“I also want to reassure people that as a force we are placing a lot of resources into these enquires and continuing to thoroughly investigate every report made to us.
“The force has teamed up with its partners and licensed premises across the city meaning a vast amount of resources are being used to investigate any reports.
“This weekend premises across the city will also be carrying out more checks and searches for anyone entering their venues. This may cause some delays in entering but is ultimately necessary to ensure the safety of those on a night out.
“We apologise for any inconvenience caused but are working with licensed premises to make sure every effort is being made to help make people feel safe.
“I understand that these reports and those from other cities are concerning but want to reassure people that by taking a multi-agency approach we are dedicating a vast amount of resources into helping tackle reports of spiking.”
Nottinghamshire Police and Crime Commissioner Caroline Henry, said: “As Police and Crime Commissioner, I am continuing to do my utmost to increase safety and feelings of safety. I have also led discussions in the city to develop a strategic approach to tackling violence against women and girls in Nottingham’s night time economy.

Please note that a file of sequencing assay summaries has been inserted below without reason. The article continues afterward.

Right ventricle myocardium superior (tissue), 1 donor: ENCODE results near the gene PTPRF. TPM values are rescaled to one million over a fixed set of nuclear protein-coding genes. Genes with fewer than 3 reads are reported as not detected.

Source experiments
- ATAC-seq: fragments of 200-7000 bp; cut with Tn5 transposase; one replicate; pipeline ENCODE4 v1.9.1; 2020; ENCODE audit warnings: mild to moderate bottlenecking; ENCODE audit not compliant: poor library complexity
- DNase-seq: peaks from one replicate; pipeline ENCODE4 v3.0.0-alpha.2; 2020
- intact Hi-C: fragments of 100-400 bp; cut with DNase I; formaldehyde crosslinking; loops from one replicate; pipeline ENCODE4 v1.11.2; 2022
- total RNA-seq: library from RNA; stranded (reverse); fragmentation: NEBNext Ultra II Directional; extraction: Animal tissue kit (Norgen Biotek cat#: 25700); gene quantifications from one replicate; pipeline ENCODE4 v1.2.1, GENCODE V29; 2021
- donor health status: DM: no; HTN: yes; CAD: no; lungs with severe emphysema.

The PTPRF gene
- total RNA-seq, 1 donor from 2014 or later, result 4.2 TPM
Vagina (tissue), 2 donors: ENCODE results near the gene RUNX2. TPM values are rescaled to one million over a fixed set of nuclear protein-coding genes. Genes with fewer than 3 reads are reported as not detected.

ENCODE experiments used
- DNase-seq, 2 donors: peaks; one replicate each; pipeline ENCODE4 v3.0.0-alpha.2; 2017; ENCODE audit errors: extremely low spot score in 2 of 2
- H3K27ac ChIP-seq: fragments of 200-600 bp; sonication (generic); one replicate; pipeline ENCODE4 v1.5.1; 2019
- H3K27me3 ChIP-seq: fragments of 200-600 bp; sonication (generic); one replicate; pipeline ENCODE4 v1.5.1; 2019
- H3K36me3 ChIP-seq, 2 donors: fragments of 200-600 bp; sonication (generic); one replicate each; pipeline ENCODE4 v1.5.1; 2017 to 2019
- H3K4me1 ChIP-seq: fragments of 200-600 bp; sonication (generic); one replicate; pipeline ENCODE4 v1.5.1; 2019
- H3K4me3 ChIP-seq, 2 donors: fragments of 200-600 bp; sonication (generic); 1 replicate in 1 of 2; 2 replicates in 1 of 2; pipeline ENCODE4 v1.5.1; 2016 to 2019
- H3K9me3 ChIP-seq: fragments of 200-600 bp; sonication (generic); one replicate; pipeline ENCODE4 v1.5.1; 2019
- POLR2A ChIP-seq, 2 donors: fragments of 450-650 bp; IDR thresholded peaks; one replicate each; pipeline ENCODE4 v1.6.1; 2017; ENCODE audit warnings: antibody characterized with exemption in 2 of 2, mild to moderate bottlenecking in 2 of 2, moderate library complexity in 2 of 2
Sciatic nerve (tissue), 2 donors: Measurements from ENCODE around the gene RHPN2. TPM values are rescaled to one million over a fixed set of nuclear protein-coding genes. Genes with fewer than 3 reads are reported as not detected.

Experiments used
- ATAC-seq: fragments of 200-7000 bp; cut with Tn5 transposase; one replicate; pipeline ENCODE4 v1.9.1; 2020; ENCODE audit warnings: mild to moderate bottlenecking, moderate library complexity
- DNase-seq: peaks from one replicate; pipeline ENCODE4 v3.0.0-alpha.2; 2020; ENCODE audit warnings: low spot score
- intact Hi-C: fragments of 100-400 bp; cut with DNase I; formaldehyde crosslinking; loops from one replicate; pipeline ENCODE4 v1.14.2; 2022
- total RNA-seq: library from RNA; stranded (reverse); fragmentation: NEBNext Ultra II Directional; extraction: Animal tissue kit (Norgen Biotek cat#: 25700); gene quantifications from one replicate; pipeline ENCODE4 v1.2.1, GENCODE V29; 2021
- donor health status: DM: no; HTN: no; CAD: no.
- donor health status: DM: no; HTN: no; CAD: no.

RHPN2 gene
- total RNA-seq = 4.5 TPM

“Our wonderful city of Nottingham is known for being a brilliant night out. We want people to continue to enjoy our city safely.
“Any victims affected by these crimes can access help through Nottinghamshire Victim CARE on 0800 304 7575.”
A spokesperson for the University of Nottingham, said: “We remain extremely concerned by these reports – no one should feel unsafe on a night out – and the deployment of more officers to patrol the city centre at night is welcome.
“However, the University will continue to work closely with Nottinghamshire Police and the city’s nightlife providers to identify further action to make venues more secure and challenge the behaviours which lead to such criminal misogynistic actions.
“Whilst the responsibility for spiking lies solely with the perpetrators, if you are planning a night out in the city this weekend, we ask everyone to please be extra vigilant, look out for your friends and report any suspicions immediately for investigation and support.”
A spokesperson for Nottingham Trent University, said: “While we understand that this is not targeted at the student community, we are working with the police and Nottingham Trent Students’ Union to help ensure that our students can remain vigilant.
“Student safety is paramount to us and we encourage anyone who sees anything suspicious to report it to the police immediately.
“Any students who may have been affected by any of these matters are encouraged to contact us so we can provide them with support.
“Although we have had no confirmed reports of such incidents on university or NTSU premises, our students’ union has increased security at its venues, with increased security staff and increased searches on entry, and provided appropriate training to venue management staff.”